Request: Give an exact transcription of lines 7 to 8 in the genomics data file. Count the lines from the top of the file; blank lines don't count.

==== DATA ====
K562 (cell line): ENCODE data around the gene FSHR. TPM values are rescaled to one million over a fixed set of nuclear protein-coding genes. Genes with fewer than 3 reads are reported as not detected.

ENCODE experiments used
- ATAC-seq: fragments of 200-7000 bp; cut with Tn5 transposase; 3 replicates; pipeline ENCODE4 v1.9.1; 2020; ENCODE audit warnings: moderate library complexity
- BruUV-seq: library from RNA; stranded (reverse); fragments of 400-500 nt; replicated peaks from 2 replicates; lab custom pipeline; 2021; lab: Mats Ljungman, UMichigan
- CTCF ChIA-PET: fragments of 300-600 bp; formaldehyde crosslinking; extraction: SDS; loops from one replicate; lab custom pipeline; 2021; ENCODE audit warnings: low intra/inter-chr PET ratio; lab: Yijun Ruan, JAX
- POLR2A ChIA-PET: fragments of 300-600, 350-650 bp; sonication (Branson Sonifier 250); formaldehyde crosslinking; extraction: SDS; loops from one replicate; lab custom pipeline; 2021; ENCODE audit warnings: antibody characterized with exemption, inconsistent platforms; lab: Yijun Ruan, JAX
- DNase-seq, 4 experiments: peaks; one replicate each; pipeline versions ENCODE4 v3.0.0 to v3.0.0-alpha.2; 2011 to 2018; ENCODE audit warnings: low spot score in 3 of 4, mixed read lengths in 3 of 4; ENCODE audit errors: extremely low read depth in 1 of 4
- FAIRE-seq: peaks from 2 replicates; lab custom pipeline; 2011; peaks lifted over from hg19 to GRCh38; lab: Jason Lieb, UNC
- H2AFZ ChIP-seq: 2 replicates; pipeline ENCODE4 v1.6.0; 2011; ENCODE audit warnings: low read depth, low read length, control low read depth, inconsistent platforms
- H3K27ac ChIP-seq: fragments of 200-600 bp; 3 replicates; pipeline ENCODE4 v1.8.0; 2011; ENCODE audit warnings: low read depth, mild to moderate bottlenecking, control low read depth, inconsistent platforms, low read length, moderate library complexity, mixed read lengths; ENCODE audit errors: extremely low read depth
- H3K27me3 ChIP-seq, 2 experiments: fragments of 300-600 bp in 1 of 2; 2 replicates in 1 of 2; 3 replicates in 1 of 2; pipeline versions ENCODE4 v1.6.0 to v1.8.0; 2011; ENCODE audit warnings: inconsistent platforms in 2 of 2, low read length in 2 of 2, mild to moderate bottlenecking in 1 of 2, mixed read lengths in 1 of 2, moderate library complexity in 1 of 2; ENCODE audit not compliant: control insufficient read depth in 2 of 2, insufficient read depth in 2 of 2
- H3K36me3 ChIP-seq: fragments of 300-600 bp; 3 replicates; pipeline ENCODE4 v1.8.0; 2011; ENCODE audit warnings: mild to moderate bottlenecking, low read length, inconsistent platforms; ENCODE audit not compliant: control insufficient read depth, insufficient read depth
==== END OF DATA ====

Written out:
- DNase-seq, 4 experiments: peaks; one replicate each; pipeline versions ENCODE4 v3.0.0 to v3.0.0-alpha.2; 2011 to 2018; ENCODE audit warnings: low spot score in 3 of 4, mixed read lengths in 3 of 4; ENCODE audit errors: extremely low read depth in 1 of 4
- FAIRE-seq: peaks from 2 replicates; lab custom pipeline; 2011; peaks lifted over from hg19 to GRCh38; lab: Jason Lieb, UNC